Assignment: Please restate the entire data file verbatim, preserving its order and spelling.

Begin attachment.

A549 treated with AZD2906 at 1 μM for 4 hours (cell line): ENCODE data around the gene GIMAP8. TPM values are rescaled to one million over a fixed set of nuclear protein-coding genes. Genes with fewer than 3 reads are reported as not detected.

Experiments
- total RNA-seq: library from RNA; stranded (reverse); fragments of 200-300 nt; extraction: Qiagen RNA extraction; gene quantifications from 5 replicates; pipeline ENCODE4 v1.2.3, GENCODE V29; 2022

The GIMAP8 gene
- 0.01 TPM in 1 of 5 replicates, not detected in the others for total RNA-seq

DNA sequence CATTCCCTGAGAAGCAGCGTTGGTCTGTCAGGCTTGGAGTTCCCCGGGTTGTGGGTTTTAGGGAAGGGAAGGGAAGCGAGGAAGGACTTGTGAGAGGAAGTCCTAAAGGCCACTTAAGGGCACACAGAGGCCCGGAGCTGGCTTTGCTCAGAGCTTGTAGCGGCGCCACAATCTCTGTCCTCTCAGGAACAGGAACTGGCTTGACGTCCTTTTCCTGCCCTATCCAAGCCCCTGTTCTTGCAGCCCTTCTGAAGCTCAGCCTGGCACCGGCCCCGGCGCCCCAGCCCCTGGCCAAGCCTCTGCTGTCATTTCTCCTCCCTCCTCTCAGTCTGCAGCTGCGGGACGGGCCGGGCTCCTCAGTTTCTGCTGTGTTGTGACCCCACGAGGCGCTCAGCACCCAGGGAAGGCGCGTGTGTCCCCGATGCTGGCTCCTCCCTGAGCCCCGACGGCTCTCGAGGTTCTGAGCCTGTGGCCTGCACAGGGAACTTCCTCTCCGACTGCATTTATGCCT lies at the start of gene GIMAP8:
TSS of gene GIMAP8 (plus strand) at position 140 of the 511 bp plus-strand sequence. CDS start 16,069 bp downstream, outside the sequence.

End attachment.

A549 treated with AZD2906 at 1 μM for 4 hours (cell line): ENCODE data around the gene GIMAP8. TPM values are rescaled to one million over a fixed set of nuclear protein-coding genes. Genes with fewer than 3 reads are reported as not detected.

Experiments
- total RNA-seq: library from RNA; stranded (reverse); fragments of 200-300 nt; extraction: Qiagen RNA extraction; gene quantifications from 5 replicates; pipeline ENCODE4 v1.2.3, GENCODE V29; 2022

The GIMAP8 gene
- 0.01 TPM in 1 of 5 replicates, not detected in the others for total RNA-seq

DNA sequence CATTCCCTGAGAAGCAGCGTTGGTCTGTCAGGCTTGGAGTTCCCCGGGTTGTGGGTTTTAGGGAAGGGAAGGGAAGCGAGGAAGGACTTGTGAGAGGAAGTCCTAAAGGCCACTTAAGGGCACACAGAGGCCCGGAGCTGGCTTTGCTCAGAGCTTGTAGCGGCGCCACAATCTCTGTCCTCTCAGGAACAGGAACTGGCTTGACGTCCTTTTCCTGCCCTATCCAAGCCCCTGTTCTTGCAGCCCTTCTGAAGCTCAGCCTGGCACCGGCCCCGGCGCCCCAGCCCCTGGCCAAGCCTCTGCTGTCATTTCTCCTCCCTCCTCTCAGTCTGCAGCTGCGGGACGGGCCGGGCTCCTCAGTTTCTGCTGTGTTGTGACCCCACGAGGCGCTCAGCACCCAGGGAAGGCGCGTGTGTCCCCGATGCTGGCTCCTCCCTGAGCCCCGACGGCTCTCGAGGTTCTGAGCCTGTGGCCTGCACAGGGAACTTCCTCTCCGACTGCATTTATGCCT lies at the start of gene GIMAP8:
TSS of gene GIMAP8 (plus strand) at position 140 of the 511 bp plus-strand sequence. CDS start 16,069 bp downstream, outside the sequence.